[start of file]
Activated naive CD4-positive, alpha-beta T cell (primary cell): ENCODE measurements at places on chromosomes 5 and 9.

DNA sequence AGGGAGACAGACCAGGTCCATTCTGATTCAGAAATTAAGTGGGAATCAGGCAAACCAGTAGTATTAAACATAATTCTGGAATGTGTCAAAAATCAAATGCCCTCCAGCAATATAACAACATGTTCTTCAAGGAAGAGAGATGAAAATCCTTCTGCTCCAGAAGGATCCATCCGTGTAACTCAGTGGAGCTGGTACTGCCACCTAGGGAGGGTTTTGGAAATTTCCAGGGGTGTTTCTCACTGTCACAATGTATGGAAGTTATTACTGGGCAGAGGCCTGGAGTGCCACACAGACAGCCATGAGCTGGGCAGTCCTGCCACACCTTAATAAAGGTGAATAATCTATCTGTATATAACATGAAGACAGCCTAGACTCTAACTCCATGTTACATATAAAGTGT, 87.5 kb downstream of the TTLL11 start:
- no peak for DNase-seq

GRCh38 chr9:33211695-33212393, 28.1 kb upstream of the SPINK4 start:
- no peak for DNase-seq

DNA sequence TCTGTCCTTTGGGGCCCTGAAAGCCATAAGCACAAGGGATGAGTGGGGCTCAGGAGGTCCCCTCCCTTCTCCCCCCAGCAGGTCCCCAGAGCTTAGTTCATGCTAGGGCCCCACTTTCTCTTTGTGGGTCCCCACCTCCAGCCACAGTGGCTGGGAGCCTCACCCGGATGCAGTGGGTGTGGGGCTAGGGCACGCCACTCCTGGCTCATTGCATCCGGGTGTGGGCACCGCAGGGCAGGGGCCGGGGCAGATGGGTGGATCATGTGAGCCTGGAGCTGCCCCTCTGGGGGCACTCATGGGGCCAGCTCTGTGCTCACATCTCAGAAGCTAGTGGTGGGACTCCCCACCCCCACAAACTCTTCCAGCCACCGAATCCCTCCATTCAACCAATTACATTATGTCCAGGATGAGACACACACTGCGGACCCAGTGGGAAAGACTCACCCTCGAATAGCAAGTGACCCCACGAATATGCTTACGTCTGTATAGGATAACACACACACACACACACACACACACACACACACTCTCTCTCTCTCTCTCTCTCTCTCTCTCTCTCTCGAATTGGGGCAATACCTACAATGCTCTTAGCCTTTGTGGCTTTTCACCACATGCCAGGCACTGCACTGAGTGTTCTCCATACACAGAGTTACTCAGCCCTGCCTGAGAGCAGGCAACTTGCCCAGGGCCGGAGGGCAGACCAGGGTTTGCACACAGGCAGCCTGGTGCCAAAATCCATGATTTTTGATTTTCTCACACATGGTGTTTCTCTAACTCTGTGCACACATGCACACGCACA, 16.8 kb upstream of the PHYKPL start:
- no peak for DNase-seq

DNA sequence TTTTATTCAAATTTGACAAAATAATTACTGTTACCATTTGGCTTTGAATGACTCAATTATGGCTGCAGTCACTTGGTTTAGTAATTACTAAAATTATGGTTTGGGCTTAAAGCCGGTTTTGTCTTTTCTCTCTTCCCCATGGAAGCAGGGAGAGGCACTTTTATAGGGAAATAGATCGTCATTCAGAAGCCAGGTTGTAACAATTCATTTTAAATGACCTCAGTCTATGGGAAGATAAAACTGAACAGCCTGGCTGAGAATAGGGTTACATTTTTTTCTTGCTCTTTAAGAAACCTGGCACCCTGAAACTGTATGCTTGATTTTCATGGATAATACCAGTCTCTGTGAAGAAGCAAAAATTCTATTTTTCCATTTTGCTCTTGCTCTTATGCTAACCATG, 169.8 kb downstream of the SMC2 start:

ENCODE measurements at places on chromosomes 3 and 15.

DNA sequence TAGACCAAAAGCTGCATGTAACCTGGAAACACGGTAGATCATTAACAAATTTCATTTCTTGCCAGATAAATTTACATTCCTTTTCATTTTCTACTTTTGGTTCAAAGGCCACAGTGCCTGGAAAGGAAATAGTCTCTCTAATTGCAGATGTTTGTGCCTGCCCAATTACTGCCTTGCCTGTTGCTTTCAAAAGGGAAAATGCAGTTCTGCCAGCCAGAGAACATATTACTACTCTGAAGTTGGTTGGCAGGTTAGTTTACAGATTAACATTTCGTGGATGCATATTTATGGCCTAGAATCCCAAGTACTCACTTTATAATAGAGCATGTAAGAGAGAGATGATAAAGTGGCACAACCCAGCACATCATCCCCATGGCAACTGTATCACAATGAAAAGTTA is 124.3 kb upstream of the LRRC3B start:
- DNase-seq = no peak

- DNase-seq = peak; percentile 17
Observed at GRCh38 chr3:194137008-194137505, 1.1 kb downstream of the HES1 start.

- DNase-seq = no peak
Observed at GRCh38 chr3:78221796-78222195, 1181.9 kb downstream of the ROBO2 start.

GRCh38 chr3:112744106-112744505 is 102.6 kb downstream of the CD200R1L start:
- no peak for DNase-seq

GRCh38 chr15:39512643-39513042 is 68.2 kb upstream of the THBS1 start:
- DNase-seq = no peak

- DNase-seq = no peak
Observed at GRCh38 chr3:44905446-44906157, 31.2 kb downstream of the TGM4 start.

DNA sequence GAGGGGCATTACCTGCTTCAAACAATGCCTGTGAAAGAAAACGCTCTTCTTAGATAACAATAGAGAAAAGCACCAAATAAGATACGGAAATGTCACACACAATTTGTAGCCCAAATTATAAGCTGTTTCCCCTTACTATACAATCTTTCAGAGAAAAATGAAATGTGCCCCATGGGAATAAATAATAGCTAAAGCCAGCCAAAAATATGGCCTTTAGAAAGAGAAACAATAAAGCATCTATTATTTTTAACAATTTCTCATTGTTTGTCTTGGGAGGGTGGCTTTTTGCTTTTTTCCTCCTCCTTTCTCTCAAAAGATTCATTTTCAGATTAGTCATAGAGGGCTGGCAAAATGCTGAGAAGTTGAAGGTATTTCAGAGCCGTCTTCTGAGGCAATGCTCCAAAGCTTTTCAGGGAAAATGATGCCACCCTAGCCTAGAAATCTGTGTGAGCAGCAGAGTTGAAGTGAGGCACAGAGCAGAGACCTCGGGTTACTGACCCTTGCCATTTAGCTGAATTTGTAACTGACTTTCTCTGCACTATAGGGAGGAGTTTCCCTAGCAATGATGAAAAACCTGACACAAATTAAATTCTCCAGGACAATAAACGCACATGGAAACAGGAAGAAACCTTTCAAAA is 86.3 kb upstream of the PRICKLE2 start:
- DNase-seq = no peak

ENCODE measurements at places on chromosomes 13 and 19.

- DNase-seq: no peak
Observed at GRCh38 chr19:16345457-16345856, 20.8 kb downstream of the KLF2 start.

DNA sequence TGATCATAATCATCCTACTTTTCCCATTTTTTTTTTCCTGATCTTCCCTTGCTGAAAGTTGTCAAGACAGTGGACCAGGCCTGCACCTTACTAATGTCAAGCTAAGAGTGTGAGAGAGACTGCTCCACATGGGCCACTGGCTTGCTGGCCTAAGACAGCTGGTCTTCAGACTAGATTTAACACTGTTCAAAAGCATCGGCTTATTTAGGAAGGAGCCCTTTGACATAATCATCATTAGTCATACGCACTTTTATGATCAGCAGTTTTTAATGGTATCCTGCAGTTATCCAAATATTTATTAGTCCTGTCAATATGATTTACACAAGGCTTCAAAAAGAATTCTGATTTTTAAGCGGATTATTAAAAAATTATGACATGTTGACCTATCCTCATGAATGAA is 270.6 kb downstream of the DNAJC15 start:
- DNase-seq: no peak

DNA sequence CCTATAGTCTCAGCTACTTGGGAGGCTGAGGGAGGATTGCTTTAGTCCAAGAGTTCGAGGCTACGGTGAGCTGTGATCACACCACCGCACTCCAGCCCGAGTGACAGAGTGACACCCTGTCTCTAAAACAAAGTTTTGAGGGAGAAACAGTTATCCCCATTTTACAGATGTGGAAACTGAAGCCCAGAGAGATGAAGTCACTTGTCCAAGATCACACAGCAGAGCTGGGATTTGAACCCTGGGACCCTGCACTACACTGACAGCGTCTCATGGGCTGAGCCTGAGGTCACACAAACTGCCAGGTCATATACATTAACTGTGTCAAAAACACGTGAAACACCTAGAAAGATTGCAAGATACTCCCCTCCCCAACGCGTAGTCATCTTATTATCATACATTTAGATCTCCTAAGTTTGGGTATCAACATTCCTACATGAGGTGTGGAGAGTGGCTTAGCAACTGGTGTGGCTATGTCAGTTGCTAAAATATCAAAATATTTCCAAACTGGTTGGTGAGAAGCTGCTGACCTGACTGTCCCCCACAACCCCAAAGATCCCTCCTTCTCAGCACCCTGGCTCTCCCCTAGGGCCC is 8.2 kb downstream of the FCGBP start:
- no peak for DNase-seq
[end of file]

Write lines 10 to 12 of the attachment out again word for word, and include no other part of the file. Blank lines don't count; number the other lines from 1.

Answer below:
DNA sequence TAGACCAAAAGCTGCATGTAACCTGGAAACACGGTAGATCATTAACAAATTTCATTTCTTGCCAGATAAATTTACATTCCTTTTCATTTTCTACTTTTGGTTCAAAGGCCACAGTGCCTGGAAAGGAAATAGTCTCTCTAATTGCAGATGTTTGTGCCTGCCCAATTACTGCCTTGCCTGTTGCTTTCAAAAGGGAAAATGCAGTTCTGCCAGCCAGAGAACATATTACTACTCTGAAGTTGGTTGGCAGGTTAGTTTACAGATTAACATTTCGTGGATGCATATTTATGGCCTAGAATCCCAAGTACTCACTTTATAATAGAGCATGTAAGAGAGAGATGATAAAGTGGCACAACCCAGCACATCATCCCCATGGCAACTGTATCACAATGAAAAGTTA is 124.3 kb upstream of the LRRC3B start:
- DNase-seq = no peak

- DNase-seq = peak; percentile 17